Endothelial progenitor cells (EPCs) play a role in endogenous neovascularization of ischaemic tissues. Isolation and characterization of EPCs from circulating mononuclear cells are important for developing targeted cellular therapies and reproducibility of data are the major scientific goals. Here we compared two currently employed isolation methods, i.e. from total peripheral blood mononuclear cells (PBMCs) and from enriched CD133+ cells, by defining the cell morphology and functional activities. We show that EPCs from cultured PBMCs resulted in an adherent population of 23% ± 4% merged cells positive for Dil-Ac-LDL and lectin, whereas the percentage of double positive cells in cultured CD133+ enriched cells was 50% ± 7% (P <0.01). These data were obtained through a novel and a more complete method of analysis of cell calculations (specifically by dividing each microscope field into 120 subfields). When stimulated with tumour necrosis factor α (TNF)-α and glucose, cell number was reduced in EPCs from total PBMCs and, more consistently, in CD133+ enriched cells. However, both cultured total PBMCs and CD133+ enriched cells respond similarly to TNF-α or glucose-induced p38-phosphorylation.EPCs from both procedures show similar results in terms of phenotype and response to modulators of their functional activities. However, when the cell phenotype of CD133 + enrichment-derived cells was compared with that of cells from the total PBMC, a significant increase in CD133+ expression was observed (P <0.01) This may have relevance during intervention studies using cultured EPCs.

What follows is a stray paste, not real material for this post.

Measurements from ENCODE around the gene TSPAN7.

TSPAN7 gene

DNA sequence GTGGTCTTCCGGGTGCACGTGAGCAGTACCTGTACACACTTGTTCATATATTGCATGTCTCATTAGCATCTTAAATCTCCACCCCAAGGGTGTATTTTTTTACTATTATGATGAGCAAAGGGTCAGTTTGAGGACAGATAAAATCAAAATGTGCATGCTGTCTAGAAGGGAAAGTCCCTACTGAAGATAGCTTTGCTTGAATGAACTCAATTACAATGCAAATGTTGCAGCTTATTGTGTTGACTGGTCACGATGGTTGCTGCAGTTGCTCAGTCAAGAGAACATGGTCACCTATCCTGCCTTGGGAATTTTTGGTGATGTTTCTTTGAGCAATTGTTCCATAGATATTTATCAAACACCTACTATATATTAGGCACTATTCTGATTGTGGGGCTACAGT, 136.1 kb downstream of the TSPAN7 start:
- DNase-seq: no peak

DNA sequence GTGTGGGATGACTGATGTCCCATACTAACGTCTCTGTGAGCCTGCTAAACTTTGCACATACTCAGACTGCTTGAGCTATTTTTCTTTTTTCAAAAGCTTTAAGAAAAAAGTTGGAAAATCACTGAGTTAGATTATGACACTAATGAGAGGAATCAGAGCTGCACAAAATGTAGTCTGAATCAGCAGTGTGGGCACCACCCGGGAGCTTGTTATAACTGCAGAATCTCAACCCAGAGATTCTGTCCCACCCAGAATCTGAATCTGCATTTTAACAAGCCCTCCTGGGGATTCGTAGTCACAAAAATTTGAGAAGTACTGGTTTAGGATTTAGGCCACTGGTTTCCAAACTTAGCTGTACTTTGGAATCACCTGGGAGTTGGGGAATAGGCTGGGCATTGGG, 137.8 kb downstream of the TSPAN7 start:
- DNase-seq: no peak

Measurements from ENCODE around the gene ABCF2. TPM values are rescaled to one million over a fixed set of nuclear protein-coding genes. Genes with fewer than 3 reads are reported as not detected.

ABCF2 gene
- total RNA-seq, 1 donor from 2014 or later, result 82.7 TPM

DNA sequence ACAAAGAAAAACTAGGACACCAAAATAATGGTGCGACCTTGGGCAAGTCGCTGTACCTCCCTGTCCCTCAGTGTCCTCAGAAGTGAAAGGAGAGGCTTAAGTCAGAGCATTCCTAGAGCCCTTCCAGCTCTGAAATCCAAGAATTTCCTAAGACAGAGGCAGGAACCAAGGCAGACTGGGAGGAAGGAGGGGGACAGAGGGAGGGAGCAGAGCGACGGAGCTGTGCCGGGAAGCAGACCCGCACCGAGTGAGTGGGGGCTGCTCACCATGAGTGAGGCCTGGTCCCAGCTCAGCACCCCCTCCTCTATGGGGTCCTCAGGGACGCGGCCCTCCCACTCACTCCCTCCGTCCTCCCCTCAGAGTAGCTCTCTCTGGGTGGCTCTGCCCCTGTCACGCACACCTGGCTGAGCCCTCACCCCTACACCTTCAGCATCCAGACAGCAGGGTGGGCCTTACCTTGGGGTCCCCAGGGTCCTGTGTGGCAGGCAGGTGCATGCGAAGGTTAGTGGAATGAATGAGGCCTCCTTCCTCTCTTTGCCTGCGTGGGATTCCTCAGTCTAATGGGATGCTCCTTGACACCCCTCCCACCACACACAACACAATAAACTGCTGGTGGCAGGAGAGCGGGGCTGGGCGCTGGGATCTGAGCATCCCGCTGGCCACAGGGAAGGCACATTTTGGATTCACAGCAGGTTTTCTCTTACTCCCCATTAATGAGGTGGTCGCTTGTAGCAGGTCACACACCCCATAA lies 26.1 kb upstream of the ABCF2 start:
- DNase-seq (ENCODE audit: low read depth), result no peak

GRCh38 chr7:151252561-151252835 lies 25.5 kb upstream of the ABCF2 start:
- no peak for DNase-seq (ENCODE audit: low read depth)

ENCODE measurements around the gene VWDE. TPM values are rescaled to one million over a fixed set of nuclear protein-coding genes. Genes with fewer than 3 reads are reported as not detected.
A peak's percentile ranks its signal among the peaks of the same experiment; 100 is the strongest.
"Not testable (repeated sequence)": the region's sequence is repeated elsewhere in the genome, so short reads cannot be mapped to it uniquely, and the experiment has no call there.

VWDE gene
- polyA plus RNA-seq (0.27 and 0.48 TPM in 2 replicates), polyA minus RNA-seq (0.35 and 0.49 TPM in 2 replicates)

- Endothelial progenitor cells
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